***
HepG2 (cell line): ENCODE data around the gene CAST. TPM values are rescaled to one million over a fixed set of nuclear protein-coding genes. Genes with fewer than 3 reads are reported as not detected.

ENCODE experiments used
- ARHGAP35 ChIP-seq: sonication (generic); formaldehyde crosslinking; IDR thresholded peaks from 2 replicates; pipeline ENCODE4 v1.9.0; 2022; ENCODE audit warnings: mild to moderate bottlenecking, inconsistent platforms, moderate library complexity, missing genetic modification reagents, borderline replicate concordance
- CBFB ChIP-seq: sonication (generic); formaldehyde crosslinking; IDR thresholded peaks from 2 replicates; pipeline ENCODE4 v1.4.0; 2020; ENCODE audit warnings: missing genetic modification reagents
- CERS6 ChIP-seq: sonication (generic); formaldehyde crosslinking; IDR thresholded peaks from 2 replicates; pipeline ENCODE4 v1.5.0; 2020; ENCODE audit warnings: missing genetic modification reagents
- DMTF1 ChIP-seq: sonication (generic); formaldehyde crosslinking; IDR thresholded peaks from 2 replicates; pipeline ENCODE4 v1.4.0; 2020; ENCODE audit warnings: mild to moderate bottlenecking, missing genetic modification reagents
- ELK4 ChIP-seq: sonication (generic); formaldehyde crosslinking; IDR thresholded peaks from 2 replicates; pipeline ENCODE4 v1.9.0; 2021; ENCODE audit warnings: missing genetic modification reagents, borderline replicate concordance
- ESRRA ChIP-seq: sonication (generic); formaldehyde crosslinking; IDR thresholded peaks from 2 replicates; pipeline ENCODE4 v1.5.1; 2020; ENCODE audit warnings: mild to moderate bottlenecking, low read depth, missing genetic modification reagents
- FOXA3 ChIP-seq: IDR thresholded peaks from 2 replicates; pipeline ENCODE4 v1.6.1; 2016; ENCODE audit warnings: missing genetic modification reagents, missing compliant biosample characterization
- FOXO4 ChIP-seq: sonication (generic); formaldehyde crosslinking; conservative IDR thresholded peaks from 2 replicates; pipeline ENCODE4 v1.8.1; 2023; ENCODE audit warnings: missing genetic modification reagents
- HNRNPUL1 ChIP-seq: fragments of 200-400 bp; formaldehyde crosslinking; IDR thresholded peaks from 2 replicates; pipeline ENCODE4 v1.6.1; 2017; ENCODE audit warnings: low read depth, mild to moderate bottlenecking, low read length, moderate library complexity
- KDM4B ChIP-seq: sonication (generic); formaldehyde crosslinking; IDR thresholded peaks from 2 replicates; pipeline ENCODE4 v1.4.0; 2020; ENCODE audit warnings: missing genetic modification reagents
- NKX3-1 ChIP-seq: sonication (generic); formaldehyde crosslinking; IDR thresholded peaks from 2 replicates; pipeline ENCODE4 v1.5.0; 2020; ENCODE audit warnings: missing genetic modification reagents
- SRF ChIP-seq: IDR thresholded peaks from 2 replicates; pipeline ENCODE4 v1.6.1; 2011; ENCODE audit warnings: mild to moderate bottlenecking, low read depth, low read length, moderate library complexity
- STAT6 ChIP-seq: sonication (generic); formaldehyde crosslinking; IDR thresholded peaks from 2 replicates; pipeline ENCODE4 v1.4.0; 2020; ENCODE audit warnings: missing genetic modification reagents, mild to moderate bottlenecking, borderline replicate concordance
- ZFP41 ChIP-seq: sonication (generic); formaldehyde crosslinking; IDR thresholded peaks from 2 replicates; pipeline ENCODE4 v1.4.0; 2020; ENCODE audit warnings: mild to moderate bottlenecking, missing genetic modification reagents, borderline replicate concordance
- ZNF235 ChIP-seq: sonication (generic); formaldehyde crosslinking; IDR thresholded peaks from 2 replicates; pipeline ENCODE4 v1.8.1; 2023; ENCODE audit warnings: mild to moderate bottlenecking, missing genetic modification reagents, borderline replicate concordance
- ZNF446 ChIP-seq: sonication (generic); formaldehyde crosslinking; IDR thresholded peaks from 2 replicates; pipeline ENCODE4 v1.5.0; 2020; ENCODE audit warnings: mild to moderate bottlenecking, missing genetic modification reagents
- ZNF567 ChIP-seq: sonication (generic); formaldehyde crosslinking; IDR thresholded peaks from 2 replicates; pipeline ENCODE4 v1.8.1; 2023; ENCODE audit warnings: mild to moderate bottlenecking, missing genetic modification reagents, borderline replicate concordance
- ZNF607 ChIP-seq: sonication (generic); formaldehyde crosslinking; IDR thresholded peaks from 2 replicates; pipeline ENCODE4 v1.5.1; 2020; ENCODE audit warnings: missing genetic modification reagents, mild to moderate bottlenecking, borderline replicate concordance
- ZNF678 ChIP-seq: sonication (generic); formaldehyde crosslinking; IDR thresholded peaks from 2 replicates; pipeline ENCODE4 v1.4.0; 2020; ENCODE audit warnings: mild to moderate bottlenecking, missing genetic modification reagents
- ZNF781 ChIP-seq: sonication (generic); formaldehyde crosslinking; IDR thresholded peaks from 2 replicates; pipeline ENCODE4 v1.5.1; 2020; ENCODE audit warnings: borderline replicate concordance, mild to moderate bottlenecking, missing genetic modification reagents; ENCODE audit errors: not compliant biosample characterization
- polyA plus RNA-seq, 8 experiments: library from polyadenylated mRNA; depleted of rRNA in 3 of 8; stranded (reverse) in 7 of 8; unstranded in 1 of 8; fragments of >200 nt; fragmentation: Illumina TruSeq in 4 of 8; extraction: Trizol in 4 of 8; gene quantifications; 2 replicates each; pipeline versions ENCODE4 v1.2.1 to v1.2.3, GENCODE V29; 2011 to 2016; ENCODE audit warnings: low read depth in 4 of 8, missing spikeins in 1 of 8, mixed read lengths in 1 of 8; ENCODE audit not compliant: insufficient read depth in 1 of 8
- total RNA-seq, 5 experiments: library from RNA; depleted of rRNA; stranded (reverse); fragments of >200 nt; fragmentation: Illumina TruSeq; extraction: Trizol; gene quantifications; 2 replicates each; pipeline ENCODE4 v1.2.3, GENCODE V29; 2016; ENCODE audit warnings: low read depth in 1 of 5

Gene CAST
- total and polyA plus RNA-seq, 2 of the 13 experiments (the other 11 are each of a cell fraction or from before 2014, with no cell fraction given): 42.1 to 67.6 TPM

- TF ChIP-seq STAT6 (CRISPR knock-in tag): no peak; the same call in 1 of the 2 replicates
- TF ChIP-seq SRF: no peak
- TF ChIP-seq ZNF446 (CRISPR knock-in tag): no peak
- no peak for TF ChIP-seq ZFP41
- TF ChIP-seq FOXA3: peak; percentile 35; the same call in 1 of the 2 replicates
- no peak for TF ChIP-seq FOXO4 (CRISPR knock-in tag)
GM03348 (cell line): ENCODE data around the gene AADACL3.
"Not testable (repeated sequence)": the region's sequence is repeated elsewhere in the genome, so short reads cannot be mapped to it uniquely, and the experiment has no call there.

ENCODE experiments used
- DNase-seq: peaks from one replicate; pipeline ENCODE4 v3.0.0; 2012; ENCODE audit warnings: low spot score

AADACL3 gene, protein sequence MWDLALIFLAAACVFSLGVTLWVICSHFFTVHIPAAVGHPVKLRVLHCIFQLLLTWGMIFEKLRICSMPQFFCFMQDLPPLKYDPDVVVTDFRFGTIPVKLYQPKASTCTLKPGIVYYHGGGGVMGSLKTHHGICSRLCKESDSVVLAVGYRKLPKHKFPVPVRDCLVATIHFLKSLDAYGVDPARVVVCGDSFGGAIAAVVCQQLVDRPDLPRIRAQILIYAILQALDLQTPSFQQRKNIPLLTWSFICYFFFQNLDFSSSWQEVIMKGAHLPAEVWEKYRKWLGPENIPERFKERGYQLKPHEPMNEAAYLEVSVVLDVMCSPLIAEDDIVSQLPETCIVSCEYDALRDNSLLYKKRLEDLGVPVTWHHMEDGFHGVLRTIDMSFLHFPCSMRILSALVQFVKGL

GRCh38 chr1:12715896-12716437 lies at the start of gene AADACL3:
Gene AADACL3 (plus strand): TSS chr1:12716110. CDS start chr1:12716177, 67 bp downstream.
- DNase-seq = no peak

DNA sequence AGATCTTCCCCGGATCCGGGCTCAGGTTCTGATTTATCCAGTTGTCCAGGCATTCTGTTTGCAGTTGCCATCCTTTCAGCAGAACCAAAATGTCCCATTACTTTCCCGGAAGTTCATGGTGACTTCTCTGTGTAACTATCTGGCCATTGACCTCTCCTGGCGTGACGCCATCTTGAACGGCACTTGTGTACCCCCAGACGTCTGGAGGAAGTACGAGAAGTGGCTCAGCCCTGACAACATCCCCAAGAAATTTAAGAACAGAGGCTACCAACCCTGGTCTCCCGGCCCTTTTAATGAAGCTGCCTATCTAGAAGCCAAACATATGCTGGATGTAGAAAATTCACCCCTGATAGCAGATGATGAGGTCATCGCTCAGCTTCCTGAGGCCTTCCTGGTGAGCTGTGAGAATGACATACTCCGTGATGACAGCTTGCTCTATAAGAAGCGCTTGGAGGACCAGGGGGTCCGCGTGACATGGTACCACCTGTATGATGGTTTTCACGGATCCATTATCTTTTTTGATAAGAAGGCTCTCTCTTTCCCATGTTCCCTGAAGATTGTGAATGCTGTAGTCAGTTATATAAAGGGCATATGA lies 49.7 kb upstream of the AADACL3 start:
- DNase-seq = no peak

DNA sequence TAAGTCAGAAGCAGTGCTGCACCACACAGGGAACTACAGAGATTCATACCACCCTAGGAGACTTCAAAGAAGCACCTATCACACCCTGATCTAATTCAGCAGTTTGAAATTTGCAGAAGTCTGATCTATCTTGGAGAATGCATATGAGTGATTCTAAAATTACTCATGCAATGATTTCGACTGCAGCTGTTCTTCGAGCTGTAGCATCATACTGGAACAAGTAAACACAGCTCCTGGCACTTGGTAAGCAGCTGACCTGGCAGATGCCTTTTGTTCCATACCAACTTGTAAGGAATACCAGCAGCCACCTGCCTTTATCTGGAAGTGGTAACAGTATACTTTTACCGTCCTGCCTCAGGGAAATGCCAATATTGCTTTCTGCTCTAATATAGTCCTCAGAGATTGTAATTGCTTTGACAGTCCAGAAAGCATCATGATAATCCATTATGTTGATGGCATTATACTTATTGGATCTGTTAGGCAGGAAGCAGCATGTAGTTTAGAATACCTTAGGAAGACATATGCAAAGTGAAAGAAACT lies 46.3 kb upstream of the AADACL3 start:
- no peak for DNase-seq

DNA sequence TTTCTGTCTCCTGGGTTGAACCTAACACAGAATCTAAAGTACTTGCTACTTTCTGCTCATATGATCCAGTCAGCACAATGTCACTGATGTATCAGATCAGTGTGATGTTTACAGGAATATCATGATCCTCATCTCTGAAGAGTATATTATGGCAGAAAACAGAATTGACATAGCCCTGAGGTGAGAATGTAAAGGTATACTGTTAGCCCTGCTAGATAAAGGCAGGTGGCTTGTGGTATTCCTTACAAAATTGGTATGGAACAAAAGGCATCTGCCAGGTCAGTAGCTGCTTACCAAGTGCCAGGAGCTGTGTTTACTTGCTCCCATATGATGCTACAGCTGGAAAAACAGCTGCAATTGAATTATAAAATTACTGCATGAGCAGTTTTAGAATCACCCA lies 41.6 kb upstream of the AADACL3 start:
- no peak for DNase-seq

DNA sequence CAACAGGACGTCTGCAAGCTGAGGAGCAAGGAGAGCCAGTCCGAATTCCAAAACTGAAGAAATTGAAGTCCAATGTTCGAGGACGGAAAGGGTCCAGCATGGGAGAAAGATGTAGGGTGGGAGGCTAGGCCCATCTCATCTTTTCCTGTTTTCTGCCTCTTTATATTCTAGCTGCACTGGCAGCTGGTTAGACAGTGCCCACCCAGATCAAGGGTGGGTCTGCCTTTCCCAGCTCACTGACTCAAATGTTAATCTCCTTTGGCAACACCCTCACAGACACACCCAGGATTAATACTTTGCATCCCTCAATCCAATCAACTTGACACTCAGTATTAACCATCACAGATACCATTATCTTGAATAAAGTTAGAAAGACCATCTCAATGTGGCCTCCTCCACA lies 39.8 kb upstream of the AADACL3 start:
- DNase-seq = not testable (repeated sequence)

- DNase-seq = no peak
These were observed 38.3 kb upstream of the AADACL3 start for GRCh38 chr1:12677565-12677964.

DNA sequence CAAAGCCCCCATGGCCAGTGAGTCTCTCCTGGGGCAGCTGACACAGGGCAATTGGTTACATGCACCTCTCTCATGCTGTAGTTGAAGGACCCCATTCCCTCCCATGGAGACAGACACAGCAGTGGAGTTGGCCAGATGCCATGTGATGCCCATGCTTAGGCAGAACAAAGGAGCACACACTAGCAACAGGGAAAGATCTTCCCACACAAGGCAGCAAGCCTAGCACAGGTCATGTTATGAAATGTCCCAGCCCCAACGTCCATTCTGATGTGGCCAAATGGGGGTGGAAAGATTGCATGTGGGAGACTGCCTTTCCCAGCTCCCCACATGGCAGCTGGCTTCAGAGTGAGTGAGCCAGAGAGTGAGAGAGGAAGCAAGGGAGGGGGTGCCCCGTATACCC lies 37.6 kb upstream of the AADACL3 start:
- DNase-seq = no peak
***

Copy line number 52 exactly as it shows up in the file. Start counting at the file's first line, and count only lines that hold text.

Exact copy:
- DNase-seq = no peak